Lyft and Aptiv are already running autonomous driving trials in Las Vegas, and now they’re expanding that limited pilot to include low vision and blind riders in a new partnership with the National Federation of the Blind. In a blog post dealing the news, Lyft notes that this is a key par of their overall strategy of provision mobility for all, via their other offerings including shared rides, electric bikes and scooters and more.
The company has already been working with the National Federation of the Blind to ensure that its core ride-hailing product is accessible to riders who might be blind or have low vision, and this extension of that work now means its pilot fully autonomous ride-hailing network is available as an option to this group of passengers with more accessible features, including Braille guides for riders of the self-driving vehicles, which provide detailed info about the route the autonomous test cars run in Las Vegas, and information about the Aptiv self-driving vehicles themselves. These detail sensors and technology positioned across the car, so riders can be fully informed as they participate.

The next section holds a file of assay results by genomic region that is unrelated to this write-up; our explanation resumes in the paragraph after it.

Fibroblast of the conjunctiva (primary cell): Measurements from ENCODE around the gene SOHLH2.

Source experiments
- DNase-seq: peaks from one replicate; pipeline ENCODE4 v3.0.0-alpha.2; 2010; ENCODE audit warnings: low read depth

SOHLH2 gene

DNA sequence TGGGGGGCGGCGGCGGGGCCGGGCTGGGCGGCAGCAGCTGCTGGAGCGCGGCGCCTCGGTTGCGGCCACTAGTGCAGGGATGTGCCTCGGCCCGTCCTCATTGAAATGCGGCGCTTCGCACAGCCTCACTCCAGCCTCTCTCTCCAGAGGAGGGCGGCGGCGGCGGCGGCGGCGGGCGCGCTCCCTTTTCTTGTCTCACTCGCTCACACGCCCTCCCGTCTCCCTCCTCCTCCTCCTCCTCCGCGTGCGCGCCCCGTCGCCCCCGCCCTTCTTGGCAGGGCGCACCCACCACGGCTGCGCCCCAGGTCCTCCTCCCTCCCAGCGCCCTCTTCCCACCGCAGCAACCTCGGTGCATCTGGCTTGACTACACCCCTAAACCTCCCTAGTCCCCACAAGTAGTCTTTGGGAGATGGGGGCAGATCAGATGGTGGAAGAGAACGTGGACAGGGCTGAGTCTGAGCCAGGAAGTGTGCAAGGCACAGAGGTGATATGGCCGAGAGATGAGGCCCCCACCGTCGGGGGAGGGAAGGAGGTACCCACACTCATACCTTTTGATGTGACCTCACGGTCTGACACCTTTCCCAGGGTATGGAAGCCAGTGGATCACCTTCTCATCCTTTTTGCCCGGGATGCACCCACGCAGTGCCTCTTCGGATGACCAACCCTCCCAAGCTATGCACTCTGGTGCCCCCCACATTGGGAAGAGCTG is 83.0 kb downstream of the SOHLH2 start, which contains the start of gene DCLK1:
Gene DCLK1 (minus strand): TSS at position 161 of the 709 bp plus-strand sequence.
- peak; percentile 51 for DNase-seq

One of autonomous driving’s biggest potential benefits is providing access to driving to people who wouldn’t otherwise be able to use that mode of transportation, including people with low vision, people with epilepsy, or older drivers who’ve lost the ability to legally maintain a license and operate a vehicle, among many others.
Aside from the still-immense challenge of getting the autonomous driving technology to a place where it’s ready for broad deployment and consumer use, there are challenges around how the user interface will work for both hailing and accessing the vehicles, and ensuring that people making use of the service are properly informed about what’s going on. Lyft’s plan to work on all these aspects of their service with advocacy and empowerment groups who take this as their central mission seems like a smart one.
This content was originally published here.